A blueprint for the future of
women’s breast health

December 4, 2012 12:09 pm Views: 101
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The future CIBC Breast Assessment Centre at the Juravinski Hospital and Cancer Centre in Hamilton will provide first-rate breast cancer screening services in a comfortable, soothing environment.

Envisioned as a place that will foster both physical and emotional well-being for women, the future CIBC Breast Assessment Centre at the Juravinski Hospital and Cancer Centre in Hamilton boasts such a unique, patient-focused design that it is receiving international accolades.

The Centre, designed by Zeidler Partnership Architects, won the International Future Health Design Award at the 8th Design & Health World Congress and Exhibition held last month in Kuala Lumpur, Malaysia.

“The International Future Health Design Award is a huge honor for the architects and the planning team,” says Carol Rand, director of systemic, supportive and regional cancer programs at the Juravinski Cancer Centre. “We knew we wanted to build a centre that is as non-clinical feeling as possible.”

Scheduled to open in 2013, the CIBC Breast Assessment Centre will streamline breast cancer screening and diagnosis for women who have a breast abnormality or are at high risk of developing the disease. The Centre, funded through a $5-million fundraising campaign, will be one of the most comprehensive facilities of its type in the region. It will provide support to women of all ages from across south-central Ontario and will be one of the only facilities in Canada to offer genetic testing for those with a family history of breast cancer. Patients referred to the Centre will undergo a complete diagnostic assessment in a single visit, with a final diagnosis and a treatment plan available in just five days.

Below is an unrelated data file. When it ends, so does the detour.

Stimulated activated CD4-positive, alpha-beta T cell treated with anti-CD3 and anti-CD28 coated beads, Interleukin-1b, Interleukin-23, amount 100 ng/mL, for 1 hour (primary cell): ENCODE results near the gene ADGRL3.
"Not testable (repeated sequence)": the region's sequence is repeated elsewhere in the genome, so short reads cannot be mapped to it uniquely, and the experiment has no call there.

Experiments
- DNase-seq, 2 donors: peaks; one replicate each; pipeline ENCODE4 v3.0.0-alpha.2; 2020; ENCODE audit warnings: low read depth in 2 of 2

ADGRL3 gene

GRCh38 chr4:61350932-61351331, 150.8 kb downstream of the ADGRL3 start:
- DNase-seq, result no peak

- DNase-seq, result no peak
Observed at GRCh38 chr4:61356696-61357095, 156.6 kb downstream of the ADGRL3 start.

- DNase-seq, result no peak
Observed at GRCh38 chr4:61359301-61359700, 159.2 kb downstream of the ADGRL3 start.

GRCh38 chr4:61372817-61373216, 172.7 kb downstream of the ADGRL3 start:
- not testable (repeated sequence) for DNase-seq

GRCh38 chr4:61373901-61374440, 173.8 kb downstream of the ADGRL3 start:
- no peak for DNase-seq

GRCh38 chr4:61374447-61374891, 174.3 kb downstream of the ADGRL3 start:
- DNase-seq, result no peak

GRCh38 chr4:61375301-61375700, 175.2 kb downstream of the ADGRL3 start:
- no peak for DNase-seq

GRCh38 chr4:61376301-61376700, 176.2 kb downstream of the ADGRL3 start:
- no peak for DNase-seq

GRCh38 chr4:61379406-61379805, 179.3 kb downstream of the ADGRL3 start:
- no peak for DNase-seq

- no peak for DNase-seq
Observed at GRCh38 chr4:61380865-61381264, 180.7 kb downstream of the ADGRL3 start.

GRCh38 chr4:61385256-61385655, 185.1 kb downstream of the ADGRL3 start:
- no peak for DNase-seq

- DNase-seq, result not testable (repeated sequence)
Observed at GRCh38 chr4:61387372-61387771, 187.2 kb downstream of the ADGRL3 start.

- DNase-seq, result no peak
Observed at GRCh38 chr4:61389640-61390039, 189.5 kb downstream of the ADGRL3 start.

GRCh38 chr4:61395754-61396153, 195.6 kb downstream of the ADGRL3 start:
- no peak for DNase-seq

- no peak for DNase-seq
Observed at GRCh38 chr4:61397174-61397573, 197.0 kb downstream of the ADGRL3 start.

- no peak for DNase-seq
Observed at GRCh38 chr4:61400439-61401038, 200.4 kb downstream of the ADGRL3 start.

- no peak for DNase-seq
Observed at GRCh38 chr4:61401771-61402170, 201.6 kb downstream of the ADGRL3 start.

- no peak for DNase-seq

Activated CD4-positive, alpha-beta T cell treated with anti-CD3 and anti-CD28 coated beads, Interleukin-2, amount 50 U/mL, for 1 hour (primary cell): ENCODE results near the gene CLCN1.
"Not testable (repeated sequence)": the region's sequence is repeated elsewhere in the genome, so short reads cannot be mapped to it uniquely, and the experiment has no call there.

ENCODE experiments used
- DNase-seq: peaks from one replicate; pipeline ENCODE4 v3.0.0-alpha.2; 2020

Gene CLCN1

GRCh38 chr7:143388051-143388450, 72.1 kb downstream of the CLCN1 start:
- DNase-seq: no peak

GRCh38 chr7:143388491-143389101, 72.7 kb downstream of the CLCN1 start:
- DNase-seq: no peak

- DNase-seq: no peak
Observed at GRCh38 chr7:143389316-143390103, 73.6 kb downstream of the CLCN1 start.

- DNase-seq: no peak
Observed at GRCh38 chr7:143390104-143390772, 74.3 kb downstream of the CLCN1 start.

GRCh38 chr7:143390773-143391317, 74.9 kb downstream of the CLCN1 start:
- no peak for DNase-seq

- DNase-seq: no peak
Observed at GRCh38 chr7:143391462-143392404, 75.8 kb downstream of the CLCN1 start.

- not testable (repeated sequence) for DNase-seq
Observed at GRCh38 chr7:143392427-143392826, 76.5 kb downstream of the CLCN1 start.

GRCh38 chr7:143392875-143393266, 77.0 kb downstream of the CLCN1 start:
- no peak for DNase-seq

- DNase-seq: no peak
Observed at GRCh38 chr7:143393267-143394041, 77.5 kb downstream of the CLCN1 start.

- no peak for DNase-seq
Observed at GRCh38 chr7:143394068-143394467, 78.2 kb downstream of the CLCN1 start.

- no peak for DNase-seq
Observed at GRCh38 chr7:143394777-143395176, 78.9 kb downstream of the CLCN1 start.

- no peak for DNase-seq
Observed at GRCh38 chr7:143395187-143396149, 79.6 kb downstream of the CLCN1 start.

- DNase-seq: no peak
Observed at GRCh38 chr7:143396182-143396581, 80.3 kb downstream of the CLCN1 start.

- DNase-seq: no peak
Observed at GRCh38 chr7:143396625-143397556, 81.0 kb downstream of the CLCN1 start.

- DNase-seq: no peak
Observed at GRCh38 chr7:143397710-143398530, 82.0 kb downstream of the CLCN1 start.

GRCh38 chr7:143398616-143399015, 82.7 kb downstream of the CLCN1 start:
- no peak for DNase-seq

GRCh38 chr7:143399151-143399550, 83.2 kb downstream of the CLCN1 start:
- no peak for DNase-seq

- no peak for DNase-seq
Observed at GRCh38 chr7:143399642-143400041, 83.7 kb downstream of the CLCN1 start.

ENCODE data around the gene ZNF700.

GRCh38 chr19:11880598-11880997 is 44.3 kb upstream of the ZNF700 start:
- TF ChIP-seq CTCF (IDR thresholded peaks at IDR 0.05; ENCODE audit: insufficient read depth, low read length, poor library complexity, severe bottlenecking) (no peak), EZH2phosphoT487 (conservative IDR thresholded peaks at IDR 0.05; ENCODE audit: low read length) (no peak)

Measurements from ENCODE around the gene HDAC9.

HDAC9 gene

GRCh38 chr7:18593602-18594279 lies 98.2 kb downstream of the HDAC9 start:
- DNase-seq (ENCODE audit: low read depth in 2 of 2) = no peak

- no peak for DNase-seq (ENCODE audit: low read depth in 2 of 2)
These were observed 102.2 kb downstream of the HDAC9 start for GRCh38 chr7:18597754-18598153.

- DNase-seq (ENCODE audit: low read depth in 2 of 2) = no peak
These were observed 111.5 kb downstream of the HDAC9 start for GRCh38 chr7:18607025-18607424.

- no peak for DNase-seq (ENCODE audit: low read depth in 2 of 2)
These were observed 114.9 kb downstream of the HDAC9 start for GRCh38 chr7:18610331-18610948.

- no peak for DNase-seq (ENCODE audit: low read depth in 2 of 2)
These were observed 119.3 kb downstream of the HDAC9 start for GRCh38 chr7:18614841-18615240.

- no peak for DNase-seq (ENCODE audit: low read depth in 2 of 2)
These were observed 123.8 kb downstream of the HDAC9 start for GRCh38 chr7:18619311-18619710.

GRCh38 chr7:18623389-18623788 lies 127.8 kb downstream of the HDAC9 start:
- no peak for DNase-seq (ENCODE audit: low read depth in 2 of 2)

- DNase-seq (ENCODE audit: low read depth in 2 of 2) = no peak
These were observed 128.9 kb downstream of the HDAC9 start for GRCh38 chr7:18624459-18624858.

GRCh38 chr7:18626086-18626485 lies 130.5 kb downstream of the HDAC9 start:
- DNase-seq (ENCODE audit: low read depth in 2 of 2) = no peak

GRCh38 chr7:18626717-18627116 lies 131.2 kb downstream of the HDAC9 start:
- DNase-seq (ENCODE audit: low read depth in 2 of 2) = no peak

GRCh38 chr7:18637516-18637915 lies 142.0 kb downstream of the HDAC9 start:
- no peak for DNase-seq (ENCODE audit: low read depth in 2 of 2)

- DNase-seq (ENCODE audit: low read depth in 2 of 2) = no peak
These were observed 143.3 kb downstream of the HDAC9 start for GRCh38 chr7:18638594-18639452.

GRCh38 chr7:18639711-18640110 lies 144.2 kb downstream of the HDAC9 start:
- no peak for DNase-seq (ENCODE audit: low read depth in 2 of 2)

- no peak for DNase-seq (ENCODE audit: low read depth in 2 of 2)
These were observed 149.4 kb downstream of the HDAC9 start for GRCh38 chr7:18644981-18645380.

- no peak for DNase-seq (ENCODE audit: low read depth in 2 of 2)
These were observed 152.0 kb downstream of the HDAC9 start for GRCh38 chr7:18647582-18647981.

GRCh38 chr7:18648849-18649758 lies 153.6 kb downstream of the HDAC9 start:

Visitors to the new Breast Assessment Centre will discover a bright and expansive yet warm and inviting space, complete with gardens and soothing water features.

Tarek El-Khatib, senior partner with Zeidler Partnership Architects, said the architects first considered the psychology of the patients when creating the design for the Centre, rather than focusing on the structure of the building itself.

“We considered what it would be like from the moment the patient walked in the front door of the building, to when they walked into an examination room,” says Tarek. He says the natural elements and reflections of water should help to soften the experience and lessen feelings of anxiety.

“We want women to feel comfortable and know that they are in a centre of excellence where they will receive the best possible care,” adds Carol. “Many people have been touched by breast cancer. They want to have this type of facility in their community.”

To learn more, visit www.hamiltonhealth.ca.

 

Article By:

Cayln Pettit

Calyn Pettit is a Public Relations Specialist at Hamilton Health Sciences.

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